Local elections: 10 million voters 'don't know they need photo ID'
Up to 10 million people are not aware that they now need photo ID in order to vote in today’s local elections, campaigners have said.
The local elections will mark the first time it has been compulsory for all voters in England to have to show photo identification when arriving at polling stations.
While the deadline for such certificates has passed, Conservative MP Michael Fabricant highlighted that those included in the estimated 2% of the electorate who do not have accepted voter IDs could still vote by proxy.
He said: “If you’re one of the 2% who doesn’t have suitable ID and forgot to apply for a free voter authority certificate, you can still vote by appointing a proxy — who must have the correct photo ID.
“As late as 5pm on Thursday, polling day, you can appoint a proxy to vote on your behalf.
“There really is no excuse to give up your democratic rights.”
The much-criticised change was piloted regionally before the national roll-out for Thursday’s elections.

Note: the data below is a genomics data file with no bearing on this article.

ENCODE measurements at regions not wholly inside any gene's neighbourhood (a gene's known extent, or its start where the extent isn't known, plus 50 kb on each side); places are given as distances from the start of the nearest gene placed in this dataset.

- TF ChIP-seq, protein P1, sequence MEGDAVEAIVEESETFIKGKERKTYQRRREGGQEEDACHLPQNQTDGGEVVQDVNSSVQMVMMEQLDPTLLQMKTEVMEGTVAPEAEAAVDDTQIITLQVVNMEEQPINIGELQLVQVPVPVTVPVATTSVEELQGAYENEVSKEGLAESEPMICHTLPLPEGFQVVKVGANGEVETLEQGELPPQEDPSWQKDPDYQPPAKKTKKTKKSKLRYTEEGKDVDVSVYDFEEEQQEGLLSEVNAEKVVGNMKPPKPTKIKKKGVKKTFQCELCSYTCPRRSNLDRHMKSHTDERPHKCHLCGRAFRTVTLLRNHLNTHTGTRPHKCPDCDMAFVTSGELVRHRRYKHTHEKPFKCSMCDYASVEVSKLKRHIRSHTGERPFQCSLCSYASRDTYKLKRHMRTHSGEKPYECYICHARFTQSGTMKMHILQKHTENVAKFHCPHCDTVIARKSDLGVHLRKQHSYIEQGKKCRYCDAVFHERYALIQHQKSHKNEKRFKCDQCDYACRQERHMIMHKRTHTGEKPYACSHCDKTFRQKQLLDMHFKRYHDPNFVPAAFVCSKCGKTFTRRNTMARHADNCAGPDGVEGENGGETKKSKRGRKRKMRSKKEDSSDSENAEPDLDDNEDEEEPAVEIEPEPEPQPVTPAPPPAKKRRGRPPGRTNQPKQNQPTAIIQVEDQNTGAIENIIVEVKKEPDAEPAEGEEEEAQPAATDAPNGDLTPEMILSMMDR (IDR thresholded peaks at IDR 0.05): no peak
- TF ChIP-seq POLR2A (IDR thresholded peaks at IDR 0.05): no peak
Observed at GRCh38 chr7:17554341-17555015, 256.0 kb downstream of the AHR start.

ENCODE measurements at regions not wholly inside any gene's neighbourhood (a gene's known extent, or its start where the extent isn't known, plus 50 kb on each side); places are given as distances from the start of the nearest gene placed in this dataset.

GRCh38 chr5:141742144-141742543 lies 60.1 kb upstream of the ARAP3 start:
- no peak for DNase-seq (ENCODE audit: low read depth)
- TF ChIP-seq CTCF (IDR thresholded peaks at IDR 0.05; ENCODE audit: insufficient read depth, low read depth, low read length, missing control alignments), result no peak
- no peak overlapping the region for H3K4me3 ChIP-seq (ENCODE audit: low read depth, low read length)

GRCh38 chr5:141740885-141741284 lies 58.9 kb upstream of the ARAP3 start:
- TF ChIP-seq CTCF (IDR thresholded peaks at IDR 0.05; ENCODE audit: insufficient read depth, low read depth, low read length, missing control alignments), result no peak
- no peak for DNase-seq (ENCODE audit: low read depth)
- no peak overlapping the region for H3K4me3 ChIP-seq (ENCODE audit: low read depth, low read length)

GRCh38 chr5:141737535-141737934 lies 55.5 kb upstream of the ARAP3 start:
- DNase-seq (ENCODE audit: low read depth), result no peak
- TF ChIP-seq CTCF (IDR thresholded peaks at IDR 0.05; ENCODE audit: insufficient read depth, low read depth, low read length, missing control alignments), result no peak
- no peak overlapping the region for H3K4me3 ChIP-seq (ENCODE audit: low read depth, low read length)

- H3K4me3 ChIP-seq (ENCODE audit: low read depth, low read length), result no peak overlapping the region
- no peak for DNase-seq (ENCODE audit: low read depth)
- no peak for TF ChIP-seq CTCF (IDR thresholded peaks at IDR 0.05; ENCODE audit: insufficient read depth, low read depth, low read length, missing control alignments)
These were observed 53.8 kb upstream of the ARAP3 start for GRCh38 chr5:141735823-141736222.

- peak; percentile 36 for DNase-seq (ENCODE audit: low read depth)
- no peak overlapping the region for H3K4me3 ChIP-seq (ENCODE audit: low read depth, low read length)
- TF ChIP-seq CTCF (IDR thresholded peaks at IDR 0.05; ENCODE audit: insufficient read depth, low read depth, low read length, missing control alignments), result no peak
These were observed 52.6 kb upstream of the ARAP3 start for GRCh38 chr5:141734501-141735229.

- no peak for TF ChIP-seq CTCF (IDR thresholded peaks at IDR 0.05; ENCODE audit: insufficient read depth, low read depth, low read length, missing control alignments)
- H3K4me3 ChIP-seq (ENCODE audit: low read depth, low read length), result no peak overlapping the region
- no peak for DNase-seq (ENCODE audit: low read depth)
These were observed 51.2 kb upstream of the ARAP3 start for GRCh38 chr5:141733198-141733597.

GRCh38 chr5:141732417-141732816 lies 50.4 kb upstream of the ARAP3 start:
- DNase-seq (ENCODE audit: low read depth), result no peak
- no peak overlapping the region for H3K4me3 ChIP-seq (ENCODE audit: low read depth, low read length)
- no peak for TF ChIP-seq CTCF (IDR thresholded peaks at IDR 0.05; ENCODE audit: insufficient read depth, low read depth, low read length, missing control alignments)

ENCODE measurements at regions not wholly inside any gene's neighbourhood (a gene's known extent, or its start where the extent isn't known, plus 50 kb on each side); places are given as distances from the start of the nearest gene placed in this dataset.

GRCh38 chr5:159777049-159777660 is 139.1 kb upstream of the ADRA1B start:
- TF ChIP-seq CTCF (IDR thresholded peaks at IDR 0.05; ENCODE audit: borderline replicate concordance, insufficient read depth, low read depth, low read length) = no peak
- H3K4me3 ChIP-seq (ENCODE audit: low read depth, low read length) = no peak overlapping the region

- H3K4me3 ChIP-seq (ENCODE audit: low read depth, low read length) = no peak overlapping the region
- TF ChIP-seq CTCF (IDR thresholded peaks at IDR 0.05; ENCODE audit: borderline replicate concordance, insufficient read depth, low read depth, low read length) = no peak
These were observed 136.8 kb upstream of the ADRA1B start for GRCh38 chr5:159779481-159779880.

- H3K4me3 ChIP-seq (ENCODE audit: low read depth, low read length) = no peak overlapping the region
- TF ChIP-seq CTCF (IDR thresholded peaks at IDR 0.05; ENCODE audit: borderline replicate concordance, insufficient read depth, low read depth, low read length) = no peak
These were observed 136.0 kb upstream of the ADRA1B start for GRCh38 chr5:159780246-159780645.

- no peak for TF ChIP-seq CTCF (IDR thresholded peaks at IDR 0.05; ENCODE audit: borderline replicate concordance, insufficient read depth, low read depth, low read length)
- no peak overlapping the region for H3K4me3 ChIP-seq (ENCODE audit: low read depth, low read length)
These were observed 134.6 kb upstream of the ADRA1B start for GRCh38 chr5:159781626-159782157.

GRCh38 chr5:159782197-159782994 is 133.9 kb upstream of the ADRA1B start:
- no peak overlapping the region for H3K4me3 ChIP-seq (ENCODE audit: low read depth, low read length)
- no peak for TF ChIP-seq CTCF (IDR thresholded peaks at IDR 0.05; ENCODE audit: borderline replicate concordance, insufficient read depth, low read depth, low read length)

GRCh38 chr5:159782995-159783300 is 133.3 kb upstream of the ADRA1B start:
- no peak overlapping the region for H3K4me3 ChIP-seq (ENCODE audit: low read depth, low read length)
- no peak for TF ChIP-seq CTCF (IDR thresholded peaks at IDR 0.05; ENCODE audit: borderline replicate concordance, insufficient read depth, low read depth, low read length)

Anyone without an accepted form of photo ID who wants to vote in England's elections, needed to apply for a special certificate from their council before 25 April.
According to polling for anti-racism group Hope Not Hate, nearly a quarter (23.8%) of people eligible to vote in the election do not know about the new rules – equivalent to some 10 million people across the UK.
More than 8,000 council seats in England are up for grabs on Thursday across 230 local authorities, ranging from small rural areas to some of the largest towns and cities.
Polls are also taking place to choose mayors in Bedford, Leicester, Mansfield and Middlesbrough.
The Conservatives hope to hold onto swathes of the country despite being hugely behind in the polls.
The elections will be the first real electoral test of Rishi Sunak's premiership with Labour leader Keir Starmer hoping to prove his party has a real chance of winning the next election.
Do you need photo ID to vote?
For the first time in England, voters will need to show a form of photographic identification at their polling station in order to cast a ballot.